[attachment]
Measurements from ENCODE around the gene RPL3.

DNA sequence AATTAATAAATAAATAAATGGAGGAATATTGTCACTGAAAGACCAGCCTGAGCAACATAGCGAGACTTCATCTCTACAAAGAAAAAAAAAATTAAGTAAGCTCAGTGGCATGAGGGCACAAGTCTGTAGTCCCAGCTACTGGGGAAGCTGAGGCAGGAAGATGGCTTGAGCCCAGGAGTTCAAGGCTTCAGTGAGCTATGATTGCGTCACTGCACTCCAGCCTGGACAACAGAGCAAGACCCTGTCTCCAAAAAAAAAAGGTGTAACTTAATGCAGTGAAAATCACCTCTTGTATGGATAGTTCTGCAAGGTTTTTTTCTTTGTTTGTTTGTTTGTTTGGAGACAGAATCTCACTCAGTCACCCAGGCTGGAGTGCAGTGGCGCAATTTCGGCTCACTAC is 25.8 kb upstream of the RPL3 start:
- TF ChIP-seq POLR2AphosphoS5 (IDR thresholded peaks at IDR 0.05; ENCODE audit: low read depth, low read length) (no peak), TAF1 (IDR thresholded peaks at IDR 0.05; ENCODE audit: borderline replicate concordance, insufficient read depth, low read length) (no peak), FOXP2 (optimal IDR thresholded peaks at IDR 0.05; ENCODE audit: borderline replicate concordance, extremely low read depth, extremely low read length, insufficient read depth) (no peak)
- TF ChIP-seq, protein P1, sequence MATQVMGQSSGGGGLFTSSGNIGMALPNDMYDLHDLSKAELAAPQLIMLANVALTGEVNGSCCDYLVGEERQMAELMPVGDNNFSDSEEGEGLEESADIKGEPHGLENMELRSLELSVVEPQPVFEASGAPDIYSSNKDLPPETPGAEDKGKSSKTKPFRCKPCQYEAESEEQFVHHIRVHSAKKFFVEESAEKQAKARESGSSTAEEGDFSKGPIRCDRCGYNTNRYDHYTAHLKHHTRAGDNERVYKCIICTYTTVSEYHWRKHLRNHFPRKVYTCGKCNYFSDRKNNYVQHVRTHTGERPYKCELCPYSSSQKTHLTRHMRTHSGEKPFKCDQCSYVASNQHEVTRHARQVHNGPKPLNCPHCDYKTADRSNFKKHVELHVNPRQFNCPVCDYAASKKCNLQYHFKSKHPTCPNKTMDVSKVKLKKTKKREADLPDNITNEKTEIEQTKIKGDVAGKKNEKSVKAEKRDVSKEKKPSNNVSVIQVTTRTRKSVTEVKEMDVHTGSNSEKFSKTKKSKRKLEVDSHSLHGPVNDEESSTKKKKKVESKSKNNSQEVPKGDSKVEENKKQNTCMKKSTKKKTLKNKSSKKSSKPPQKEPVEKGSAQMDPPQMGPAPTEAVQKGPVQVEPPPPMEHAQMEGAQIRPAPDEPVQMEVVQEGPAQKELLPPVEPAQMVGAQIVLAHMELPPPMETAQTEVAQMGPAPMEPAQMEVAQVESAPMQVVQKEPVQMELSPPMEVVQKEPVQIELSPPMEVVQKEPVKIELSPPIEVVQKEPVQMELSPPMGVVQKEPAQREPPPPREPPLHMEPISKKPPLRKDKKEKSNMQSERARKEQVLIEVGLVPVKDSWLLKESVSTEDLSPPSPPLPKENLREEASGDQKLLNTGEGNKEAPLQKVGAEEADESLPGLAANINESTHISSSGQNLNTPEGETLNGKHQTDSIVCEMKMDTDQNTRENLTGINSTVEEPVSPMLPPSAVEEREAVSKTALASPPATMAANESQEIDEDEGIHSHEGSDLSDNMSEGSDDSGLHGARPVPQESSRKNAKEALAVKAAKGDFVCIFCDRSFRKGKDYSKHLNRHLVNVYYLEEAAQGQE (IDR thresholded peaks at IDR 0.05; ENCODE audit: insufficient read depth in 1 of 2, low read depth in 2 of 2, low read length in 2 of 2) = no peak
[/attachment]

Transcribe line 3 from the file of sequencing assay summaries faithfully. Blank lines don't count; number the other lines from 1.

- TF ChIP-seq POLR2AphosphoS5 (IDR thresholded peaks at IDR 0.05; ENCODE audit: low read depth, low read length) (no peak), TAF1 (IDR thresholded peaks at IDR 0.05; ENCODE audit: borderline replicate concordance, insufficient read depth, low read length) (no peak), FOXP2 (optimal IDR thresholded peaks at IDR 0.05; ENCODE audit: borderline replicate concordance, extremely low read depth, extremely low read length, insufficient read depth) (no peak)